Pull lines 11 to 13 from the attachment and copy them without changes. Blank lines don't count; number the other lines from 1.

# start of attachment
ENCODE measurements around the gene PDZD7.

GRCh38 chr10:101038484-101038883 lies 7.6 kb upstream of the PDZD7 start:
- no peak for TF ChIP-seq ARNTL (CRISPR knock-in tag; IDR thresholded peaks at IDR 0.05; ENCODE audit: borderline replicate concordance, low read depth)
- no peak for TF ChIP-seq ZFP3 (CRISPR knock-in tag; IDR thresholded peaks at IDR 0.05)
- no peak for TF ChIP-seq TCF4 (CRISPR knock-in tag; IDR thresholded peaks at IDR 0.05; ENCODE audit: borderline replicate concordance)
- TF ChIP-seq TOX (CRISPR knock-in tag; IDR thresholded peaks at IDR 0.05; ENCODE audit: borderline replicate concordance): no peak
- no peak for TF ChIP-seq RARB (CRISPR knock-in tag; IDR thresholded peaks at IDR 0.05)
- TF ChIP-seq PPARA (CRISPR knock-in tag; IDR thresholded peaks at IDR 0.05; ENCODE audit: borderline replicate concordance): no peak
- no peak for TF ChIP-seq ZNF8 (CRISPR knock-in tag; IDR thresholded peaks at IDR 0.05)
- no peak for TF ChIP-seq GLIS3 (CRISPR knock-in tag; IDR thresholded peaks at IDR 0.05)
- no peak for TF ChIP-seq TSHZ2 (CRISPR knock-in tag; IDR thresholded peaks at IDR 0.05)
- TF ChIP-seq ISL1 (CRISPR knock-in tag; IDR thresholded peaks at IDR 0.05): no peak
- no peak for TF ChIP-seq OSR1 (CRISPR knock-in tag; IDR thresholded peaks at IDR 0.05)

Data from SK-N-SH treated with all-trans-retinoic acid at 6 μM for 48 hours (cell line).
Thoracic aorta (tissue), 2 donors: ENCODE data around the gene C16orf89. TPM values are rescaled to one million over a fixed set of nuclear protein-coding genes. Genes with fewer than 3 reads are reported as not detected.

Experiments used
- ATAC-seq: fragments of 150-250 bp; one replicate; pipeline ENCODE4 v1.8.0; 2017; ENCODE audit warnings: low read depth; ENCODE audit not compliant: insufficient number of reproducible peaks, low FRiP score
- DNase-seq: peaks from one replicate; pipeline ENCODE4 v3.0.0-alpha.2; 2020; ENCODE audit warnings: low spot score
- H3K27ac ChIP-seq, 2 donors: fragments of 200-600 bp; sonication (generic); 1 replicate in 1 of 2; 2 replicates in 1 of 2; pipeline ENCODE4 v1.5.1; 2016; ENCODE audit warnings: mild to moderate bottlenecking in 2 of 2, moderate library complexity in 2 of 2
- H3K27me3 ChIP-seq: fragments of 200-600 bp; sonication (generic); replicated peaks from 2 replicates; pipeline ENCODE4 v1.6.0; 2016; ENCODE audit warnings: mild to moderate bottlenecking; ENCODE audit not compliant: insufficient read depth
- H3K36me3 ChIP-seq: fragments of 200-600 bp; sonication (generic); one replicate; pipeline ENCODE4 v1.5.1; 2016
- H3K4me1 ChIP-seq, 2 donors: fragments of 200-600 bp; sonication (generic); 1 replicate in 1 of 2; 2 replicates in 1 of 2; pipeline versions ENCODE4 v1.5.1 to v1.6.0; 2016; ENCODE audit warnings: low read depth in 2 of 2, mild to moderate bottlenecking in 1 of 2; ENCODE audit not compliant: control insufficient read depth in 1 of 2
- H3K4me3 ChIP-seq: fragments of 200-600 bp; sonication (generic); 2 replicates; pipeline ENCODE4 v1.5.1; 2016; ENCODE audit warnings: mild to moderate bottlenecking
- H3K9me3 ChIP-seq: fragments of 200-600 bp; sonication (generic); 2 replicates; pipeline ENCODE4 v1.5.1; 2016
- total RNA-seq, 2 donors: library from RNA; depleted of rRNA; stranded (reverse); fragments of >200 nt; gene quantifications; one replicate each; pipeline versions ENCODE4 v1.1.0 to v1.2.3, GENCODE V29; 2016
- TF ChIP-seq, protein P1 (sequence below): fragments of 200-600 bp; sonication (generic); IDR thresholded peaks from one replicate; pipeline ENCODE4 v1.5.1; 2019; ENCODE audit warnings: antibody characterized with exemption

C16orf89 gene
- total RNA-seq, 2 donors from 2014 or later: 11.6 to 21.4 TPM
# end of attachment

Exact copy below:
- no peak for TF ChIP-seq TSHZ2 (CRISPR knock-in tag; IDR thresholded peaks at IDR 0.05)
- TF ChIP-seq ISL1 (CRISPR knock-in tag; IDR thresholded peaks at IDR 0.05): no peak
- no peak for TF ChIP-seq OSR1 (CRISPR knock-in tag; IDR thresholded peaks at IDR 0.05)